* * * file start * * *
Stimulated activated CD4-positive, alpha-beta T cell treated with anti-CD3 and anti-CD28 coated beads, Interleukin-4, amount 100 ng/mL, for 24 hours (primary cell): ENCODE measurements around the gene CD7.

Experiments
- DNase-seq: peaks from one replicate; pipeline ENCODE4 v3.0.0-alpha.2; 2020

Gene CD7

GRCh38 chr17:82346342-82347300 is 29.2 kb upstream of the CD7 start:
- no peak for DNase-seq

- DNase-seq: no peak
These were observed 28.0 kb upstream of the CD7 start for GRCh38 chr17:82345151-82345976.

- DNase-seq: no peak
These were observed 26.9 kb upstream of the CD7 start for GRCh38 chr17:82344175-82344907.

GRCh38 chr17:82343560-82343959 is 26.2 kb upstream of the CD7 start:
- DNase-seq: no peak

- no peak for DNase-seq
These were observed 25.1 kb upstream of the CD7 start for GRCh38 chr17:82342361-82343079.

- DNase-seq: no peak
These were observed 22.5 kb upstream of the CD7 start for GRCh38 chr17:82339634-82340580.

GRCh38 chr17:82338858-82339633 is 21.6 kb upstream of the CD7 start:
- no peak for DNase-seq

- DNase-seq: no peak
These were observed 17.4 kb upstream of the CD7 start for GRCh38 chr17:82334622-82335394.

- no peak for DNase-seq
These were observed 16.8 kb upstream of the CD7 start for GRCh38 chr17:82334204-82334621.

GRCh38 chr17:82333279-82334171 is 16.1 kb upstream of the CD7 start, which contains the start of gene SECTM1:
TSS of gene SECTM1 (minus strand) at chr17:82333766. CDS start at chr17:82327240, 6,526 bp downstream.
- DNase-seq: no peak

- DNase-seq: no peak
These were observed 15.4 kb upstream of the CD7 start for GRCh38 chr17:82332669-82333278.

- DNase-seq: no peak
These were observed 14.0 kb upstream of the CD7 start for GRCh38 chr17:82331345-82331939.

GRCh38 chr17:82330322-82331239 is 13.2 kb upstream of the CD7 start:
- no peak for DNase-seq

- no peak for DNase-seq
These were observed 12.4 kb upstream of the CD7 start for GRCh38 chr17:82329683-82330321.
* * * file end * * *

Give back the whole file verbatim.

Stimulated activated CD4-positive, alpha-beta T cell treated with anti-CD3 and anti-CD28 coated beads, Interleukin-4, amount 100 ng/mL, for 24 hours (primary cell): ENCODE measurements around the gene CD7.

Experiments
- DNase-seq: peaks from one replicate; pipeline ENCODE4 v3.0.0-alpha.2; 2020

Gene CD7

GRCh38 chr17:82346342-82347300 is 29.2 kb upstream of the CD7 start:
- no peak for DNase-seq

- DNase-seq: no peak
These were observed 28.0 kb upstream of the CD7 start for GRCh38 chr17:82345151-82345976.

- DNase-seq: no peak
These were observed 26.9 kb upstream of the CD7 start for GRCh38 chr17:82344175-82344907.

GRCh38 chr17:82343560-82343959 is 26.2 kb upstream of the CD7 start:
- DNase-seq: no peak

- no peak for DNase-seq
These were observed 25.1 kb upstream of the CD7 start for GRCh38 chr17:82342361-82343079.

- DNase-seq: no peak
These were observed 22.5 kb upstream of the CD7 start for GRCh38 chr17:82339634-82340580.

GRCh38 chr17:82338858-82339633 is 21.6 kb upstream of the CD7 start:
- no peak for DNase-seq

- DNase-seq: no peak
These were observed 17.4 kb upstream of the CD7 start for GRCh38 chr17:82334622-82335394.

- no peak for DNase-seq
These were observed 16.8 kb upstream of the CD7 start for GRCh38 chr17:82334204-82334621.

GRCh38 chr17:82333279-82334171 is 16.1 kb upstream of the CD7 start, which contains the start of gene SECTM1:
TSS of gene SECTM1 (minus strand) at chr17:82333766. CDS start at chr17:82327240, 6,526 bp downstream.
- DNase-seq: no peak

- DNase-seq: no peak
These were observed 15.4 kb upstream of the CD7 start for GRCh38 chr17:82332669-82333278.

- DNase-seq: no peak
These were observed 14.0 kb upstream of the CD7 start for GRCh38 chr17:82331345-82331939.

GRCh38 chr17:82330322-82331239 is 13.2 kb upstream of the CD7 start:
- no peak for DNase-seq

- no peak for DNase-seq
These were observed 12.4 kb upstream of the CD7 start for GRCh38 chr17:82329683-82330321.